# Gross Profit Margin vs. Mark-up

Businesses need to determine how much to charge a customer by marking up the cost of a product to arrive at the final price. There are two basic methods but both give the same result which is an indication of the gross profit of the sale. The two methods express the result differently.

Markup

Markup can be expressed either as a decimal or as a percentage, but is used as a multiplier. Here is an example:

If a product costs the company \$100 to make and they wish to make a 50% profit on the sale of the product they would have to use a markup of 1.5 or 150%. To calculate the price to the customer, you simply take the product cost of \$100 and multiply it by the markup arriving at the selling price of \$150.

While we understand that we made a \$50 profit on the example above, markup does not tell us directly what percentage of our selling price is profit. If someone told you that they just sold a product for \$339 at a 1.66 markup it is hard to directly understand exactly how many dollars of profit was realized on the sale.

Gross Margin

Most people find it easier to work with Gross Margin because it directly tells you how many of your sale dollars are profit. In reference to the two examples above:

The \$150 price with a 1.5 markup is actually a 33% gross margin. As you can see, gross margin is just the percentage of the selling price that is profit. In this case 33% of our price is profit, or \$50.

In the more complex example of \$339, a markup of 1.66 is equal to a 40% gross margin. This means that 40% of the \$339 is profit. Again, gross margin is just the direct percentage of profit in your sale price.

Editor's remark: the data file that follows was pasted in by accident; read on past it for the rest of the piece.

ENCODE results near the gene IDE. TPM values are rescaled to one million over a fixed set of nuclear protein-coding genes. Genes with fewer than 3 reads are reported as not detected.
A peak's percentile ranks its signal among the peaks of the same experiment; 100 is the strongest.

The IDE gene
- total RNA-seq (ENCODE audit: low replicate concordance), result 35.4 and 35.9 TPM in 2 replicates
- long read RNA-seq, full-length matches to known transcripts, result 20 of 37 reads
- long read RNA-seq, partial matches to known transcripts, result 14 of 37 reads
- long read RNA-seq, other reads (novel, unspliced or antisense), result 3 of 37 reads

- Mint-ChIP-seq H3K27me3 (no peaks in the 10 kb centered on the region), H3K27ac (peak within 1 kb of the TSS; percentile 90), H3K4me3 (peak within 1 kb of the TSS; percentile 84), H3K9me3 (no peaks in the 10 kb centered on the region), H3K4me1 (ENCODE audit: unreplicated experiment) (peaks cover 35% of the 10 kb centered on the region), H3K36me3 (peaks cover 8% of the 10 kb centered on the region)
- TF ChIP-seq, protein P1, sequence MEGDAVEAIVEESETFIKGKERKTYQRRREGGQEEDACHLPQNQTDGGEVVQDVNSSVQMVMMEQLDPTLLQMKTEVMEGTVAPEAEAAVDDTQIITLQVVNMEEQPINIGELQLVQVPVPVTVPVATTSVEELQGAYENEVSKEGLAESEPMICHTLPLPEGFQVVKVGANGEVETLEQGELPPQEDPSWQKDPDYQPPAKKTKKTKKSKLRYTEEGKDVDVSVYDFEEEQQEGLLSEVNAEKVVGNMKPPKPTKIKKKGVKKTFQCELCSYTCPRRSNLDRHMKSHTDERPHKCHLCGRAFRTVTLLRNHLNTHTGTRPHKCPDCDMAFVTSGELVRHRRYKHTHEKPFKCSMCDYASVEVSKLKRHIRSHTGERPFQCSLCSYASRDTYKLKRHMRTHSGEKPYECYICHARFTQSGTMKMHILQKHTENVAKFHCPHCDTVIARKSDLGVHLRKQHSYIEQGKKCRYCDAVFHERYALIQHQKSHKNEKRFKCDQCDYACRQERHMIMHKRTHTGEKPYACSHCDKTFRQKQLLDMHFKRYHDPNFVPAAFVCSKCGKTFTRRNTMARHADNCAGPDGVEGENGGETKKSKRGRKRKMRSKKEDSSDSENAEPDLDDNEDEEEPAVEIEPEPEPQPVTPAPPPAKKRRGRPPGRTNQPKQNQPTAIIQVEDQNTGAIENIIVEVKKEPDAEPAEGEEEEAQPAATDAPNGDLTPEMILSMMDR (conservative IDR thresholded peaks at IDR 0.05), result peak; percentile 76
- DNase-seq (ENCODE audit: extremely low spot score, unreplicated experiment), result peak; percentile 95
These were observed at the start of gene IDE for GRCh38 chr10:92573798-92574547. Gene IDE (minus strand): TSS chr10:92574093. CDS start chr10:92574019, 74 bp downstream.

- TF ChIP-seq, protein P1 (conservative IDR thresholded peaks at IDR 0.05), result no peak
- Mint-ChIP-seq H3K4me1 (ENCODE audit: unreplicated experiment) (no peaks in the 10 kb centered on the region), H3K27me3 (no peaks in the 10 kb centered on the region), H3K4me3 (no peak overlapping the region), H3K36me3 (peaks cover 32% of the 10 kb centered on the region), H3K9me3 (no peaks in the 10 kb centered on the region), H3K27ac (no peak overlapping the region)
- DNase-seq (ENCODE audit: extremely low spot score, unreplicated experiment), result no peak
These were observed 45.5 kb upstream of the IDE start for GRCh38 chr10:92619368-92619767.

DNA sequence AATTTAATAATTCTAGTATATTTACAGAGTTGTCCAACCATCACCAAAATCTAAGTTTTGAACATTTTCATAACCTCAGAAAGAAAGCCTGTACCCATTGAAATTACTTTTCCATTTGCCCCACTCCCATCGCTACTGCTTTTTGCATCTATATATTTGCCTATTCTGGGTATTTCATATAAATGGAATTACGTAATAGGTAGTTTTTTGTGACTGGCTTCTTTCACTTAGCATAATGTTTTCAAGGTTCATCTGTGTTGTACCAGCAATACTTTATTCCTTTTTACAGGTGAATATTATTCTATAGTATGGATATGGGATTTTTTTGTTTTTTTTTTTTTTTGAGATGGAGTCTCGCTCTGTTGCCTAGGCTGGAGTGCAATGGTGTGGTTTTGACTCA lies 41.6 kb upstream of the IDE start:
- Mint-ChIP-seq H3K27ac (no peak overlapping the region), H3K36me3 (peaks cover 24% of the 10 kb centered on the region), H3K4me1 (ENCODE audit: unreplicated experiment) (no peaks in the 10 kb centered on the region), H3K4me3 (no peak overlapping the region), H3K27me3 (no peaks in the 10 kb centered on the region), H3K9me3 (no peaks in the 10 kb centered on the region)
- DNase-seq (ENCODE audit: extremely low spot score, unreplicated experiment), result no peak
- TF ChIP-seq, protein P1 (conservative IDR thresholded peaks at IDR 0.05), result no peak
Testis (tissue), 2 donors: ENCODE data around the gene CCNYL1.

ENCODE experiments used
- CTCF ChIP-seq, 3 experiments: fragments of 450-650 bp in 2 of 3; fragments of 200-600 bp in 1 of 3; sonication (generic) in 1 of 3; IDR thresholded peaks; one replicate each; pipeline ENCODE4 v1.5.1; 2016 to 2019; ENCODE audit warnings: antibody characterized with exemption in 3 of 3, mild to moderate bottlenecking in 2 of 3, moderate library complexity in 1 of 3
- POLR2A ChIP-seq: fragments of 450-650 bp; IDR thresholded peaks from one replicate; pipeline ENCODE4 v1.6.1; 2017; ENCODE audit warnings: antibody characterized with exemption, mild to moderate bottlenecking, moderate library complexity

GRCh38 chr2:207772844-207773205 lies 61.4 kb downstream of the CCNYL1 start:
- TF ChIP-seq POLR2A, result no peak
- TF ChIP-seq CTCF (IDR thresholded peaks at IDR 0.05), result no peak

Converting between Gross Margin (GM) and Markup

The formula to convert a Markup to Gross Margin is:

Gross Margin (GM) = 1 - (1 / Markup)

Examples:

• Markup = 2.0
• GM = 1 - ( 1 / 2.0 ) = 50% GM
• Markup = 1.66
• GM = 1 - ( 1 / 1.66 ) = 39.7% GM

Using Gross Margin to calculate your selling price

Sometimes a salesperson will be asked to use gross margin in their sales. For example, your sales manager may ask that all sales offers be a 40% gross margin minimum. This means that you as the sales person need to calculate the selling price using the cost of the product and the required GM.

Formula to calculate Selling price using Gross Margin

Selling Price = Cost / (1-GM)

For example, if your product costs \$100 and the required gross margin is 40%, then your Selling Price = \$100/(1-0.4) = \$100/0.6 = \$166.6

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